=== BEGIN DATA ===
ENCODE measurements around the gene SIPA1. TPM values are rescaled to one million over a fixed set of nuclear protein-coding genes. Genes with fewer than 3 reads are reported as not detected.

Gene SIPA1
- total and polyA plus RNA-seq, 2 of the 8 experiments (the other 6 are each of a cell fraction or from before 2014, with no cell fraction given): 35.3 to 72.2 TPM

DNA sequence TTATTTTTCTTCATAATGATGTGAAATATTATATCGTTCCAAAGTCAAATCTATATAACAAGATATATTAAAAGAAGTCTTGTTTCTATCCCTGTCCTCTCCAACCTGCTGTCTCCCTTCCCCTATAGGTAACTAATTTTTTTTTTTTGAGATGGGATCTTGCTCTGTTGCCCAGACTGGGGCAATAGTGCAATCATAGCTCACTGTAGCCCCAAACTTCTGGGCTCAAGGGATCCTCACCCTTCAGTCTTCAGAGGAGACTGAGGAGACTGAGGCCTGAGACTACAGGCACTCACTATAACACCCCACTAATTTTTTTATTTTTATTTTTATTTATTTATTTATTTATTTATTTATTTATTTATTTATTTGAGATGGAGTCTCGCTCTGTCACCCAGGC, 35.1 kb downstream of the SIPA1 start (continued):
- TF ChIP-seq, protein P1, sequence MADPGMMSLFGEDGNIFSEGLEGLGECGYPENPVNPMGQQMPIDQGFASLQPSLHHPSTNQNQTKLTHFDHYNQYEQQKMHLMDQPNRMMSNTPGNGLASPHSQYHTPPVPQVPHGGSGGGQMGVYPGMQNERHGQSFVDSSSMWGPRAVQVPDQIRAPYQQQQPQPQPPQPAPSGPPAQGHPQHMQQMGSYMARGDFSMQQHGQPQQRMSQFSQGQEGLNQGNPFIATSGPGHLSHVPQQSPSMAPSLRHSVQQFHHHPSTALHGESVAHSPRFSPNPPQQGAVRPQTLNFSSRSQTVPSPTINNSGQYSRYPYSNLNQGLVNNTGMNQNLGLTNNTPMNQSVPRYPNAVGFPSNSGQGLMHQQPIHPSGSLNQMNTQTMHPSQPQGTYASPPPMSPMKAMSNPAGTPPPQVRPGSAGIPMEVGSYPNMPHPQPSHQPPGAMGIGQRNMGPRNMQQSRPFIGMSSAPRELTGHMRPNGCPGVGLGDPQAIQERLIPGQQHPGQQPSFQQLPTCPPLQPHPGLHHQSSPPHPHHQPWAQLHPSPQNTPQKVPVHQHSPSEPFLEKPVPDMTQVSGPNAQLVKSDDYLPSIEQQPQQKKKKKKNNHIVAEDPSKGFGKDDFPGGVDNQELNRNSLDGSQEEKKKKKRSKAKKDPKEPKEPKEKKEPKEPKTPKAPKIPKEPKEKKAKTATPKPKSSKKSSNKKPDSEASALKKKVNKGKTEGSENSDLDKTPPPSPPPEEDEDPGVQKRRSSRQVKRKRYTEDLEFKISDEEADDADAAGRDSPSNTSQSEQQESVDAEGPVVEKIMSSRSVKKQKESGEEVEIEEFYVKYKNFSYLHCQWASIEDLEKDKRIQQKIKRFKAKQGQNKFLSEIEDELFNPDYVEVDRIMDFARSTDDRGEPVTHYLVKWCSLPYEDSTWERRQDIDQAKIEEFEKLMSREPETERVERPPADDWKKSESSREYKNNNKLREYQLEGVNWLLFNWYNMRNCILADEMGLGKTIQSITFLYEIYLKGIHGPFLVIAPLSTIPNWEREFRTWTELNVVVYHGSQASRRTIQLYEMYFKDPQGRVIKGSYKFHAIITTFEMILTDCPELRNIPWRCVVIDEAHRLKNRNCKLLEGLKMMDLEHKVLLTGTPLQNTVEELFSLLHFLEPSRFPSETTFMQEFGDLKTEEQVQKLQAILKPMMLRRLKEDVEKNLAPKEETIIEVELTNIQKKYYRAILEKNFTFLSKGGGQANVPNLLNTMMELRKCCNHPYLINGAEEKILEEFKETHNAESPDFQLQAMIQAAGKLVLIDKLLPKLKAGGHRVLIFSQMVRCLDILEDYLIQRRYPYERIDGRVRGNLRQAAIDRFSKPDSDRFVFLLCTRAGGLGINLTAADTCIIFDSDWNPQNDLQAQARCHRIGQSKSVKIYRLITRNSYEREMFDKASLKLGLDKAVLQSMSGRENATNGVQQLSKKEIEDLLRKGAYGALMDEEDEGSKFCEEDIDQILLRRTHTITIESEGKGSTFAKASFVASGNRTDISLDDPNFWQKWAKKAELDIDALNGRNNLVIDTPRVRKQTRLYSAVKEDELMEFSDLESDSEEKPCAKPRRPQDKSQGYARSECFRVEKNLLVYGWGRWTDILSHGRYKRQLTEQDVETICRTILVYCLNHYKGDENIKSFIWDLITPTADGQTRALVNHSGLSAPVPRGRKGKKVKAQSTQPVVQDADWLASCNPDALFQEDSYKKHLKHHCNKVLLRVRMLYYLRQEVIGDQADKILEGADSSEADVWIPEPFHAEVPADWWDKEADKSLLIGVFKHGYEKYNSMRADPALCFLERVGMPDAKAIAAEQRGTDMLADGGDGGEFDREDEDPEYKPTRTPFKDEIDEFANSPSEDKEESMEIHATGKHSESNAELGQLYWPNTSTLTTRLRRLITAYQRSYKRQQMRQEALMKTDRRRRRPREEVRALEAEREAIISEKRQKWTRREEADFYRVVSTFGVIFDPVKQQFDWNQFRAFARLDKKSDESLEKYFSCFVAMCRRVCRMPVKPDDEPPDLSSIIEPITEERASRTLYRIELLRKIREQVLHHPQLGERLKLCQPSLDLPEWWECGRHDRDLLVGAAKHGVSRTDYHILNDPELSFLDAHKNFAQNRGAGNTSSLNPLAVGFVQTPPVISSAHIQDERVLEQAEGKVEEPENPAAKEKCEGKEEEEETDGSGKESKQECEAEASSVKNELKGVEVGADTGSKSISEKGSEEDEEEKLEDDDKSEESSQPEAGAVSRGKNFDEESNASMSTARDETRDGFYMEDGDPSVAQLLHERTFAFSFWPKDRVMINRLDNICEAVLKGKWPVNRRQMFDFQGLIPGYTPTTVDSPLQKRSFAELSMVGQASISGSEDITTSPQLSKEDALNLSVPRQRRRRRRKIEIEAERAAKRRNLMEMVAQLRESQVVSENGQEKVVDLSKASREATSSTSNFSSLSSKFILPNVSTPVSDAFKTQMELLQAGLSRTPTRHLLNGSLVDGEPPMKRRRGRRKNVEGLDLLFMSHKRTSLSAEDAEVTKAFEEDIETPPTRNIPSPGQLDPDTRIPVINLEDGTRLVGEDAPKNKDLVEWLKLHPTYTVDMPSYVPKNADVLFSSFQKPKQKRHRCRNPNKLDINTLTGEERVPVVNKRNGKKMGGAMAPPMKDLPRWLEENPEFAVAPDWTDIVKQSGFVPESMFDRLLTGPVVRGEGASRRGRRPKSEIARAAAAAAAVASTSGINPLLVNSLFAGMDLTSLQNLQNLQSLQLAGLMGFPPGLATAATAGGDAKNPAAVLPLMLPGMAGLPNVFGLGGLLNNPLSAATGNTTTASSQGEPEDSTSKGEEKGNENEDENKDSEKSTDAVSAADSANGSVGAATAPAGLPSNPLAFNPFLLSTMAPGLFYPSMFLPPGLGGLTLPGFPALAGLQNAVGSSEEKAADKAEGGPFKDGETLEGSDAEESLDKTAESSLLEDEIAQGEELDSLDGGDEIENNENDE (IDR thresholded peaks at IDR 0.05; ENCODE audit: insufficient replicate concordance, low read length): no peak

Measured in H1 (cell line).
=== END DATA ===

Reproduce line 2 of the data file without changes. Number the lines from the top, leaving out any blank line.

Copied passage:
Gene SIPA1